There’s something about learning about our parents’ favorite music and movies that humanizes them. As we’re growing up, our minds make them almost ethereal – godlike and larger than life. They are all-knowing and seemingly untouchable in some ways. For most of your life, no matter how close you are, there’s always still a wall that separates “friend” from “parent.”
Music doesn’t always bridge that gap, but it does make it feel smaller. By discovering your parents’ hearts sound, you can hear them in a way you couldn’t before. Do they listen to music as a way of getting pumped up before a workout? When they drive home, do they like slow songs or energetic ones? Are there songs that make them cry? How would they like my music as compared to theirs?
Your music says so much more about you than you think it does. Until someone pointed it out to me, I would never have considered my music to be “upbeat and pop-y.” But once she told me that, I began to hear the similar styles of the songs I enjoyed.
Over the last decade, my dad’s music tastes have become a lot more alt-rock than anything, full of Jason Isbell and Strand of Oaks. However, when we work out, he always puts on hard rock or heavy metal. It makes sense – hard rock definitely gets your blood pumping. But it isn’t the music I picture when I think of my dad.
At the end of the day, your children may not like your music. And that’s okay. Personally, I’m not a huge fan of heavy metal, despite listening to it during my daily workouts. The importance of introducing your child to your music isn’t to make them like it, too – it’s so they can know you better and so you can give them a jumping-off point for their own tastes. While my preferences are vastly different than my parents’, Maroon 5 is still on my playlists. I still sing “Traveling Soldier” when I blow dry anyone’s hair. And I will always request Bing Crosby at Christmas.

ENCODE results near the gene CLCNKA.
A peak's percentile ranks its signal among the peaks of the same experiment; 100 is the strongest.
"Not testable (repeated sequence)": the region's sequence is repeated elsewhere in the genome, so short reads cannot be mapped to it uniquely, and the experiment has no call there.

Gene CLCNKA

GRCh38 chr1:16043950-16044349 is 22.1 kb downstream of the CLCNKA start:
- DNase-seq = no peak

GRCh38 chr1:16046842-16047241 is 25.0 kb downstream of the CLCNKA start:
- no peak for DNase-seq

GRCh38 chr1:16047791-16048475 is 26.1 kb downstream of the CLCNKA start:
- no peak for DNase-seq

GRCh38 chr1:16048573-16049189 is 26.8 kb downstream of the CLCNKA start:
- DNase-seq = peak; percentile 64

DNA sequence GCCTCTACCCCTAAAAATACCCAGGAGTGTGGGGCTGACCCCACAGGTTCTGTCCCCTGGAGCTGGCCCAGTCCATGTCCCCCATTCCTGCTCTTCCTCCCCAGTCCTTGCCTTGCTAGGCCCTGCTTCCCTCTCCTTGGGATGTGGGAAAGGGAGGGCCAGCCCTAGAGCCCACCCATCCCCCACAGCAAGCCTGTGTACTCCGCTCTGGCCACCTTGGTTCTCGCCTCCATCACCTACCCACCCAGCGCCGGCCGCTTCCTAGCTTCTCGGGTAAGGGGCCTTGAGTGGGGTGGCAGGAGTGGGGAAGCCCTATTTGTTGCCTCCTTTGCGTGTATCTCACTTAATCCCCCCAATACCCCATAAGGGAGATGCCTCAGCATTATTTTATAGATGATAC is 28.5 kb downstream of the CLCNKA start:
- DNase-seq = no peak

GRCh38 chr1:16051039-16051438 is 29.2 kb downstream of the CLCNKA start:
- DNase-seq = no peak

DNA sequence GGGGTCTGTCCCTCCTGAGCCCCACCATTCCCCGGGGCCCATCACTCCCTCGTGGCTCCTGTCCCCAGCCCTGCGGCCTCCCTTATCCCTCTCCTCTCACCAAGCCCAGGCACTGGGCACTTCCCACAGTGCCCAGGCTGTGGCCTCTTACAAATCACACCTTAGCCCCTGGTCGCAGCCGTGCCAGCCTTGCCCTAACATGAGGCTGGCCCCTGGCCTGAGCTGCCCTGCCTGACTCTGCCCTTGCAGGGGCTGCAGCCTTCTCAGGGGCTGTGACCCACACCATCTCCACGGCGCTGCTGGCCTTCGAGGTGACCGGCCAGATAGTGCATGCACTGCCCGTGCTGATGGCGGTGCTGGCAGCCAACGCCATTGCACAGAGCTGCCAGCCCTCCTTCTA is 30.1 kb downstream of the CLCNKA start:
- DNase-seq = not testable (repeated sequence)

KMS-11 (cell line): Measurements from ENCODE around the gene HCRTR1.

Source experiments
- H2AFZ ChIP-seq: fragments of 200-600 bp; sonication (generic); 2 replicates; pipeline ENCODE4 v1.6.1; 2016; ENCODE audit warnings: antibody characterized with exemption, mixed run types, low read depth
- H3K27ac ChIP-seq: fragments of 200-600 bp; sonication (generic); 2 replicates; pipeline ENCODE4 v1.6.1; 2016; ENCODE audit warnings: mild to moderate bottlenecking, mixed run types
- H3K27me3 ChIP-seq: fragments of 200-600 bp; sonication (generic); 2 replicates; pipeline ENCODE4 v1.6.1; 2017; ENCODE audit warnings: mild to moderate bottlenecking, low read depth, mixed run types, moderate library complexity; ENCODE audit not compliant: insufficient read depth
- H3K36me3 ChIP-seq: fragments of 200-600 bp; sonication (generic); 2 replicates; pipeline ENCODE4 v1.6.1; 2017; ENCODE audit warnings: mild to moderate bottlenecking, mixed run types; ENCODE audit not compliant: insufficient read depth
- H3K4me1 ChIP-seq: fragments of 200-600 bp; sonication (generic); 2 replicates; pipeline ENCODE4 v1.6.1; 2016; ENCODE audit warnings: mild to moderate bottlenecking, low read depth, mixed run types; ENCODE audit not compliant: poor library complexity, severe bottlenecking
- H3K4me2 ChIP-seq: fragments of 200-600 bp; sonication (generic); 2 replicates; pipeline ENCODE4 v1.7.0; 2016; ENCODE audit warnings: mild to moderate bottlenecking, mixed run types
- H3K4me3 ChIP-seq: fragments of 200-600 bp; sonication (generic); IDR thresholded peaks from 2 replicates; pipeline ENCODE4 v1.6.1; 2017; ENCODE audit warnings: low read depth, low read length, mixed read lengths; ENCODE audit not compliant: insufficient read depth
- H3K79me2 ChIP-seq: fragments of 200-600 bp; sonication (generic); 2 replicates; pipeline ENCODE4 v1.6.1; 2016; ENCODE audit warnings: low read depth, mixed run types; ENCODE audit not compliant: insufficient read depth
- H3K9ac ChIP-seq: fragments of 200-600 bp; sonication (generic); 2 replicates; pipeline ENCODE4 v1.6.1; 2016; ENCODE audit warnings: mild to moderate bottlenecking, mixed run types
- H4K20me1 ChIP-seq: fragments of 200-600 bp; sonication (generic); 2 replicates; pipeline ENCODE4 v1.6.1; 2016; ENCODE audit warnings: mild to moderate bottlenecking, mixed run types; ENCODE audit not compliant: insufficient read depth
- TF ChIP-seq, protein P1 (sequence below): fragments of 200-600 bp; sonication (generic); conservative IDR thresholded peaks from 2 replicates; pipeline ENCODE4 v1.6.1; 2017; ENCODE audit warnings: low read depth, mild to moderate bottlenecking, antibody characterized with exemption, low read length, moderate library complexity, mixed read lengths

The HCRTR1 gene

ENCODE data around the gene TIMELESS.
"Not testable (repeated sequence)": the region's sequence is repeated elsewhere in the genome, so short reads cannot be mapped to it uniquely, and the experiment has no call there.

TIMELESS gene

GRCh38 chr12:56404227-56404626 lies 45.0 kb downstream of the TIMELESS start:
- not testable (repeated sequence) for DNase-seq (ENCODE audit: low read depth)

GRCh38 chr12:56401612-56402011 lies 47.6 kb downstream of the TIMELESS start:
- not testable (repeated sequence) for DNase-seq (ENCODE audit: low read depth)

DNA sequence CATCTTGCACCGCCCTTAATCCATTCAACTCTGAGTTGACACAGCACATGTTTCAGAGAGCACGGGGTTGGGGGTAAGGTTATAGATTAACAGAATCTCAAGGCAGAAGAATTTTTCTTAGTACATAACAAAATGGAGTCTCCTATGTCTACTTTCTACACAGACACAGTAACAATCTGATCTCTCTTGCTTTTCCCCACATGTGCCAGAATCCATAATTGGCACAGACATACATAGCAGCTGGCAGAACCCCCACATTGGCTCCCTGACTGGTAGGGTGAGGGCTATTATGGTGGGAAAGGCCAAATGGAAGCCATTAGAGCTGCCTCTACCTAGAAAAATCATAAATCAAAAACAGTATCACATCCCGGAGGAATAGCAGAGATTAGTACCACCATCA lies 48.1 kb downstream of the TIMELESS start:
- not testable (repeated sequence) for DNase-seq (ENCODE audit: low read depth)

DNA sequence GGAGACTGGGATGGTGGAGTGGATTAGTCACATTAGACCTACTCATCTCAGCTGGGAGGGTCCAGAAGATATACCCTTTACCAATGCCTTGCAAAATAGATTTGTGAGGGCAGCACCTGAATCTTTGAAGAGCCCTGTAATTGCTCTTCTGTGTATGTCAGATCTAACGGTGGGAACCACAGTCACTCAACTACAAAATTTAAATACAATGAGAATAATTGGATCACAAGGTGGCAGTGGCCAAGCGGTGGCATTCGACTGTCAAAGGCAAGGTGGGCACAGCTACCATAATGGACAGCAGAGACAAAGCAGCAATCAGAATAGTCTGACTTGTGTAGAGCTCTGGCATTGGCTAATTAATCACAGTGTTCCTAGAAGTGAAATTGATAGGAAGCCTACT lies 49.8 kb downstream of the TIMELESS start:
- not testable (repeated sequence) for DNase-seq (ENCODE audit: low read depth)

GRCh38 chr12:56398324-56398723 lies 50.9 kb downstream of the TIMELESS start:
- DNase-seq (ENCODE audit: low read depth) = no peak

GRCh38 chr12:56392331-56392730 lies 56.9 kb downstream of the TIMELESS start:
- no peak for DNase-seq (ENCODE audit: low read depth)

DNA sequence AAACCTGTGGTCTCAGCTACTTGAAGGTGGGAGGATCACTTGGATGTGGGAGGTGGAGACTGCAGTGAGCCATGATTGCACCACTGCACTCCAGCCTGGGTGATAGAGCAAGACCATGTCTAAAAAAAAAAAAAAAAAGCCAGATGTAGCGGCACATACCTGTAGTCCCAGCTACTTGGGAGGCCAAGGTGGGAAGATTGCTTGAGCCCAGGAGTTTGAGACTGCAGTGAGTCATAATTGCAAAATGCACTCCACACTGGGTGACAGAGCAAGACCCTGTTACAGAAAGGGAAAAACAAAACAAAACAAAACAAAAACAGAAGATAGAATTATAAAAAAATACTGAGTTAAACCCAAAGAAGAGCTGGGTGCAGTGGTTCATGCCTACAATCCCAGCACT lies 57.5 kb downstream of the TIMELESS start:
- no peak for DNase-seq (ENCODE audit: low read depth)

Listening to my parents’ music gave me a taste of what music can be like. It can be a cure for when your sad, a way to dance when you’re happy, or a way to bond with the people around you. Music is all around us all the time – it exists to be discovered. By introducing your child to your music, you give them the tools to find the wonder of music before they even begin to understand what their music will sound like.
I hope that today you will share a little of your heart sounds, even if it’s playing your favorite album as you make dinner or singing the song stuck in your head as you blow-dry your child’s hair. They may not know it yet, but one day they will be grateful for the music you gave them. Knowing what those deep parts of you sound like will tell them more about you than you could ever say.
About Draven Jackson
Draven is an avid writer and reader who enjoys sharing her opinions on movies, books, and music with the rest of the world. She will soon be working as a teacher in Japan and hopes to use her experience to connect with other teachers and students around the globe. Draven spends most of her time at home with her family, her dogs, and her ferret.
To see more, view all posts by Draven Jackson here.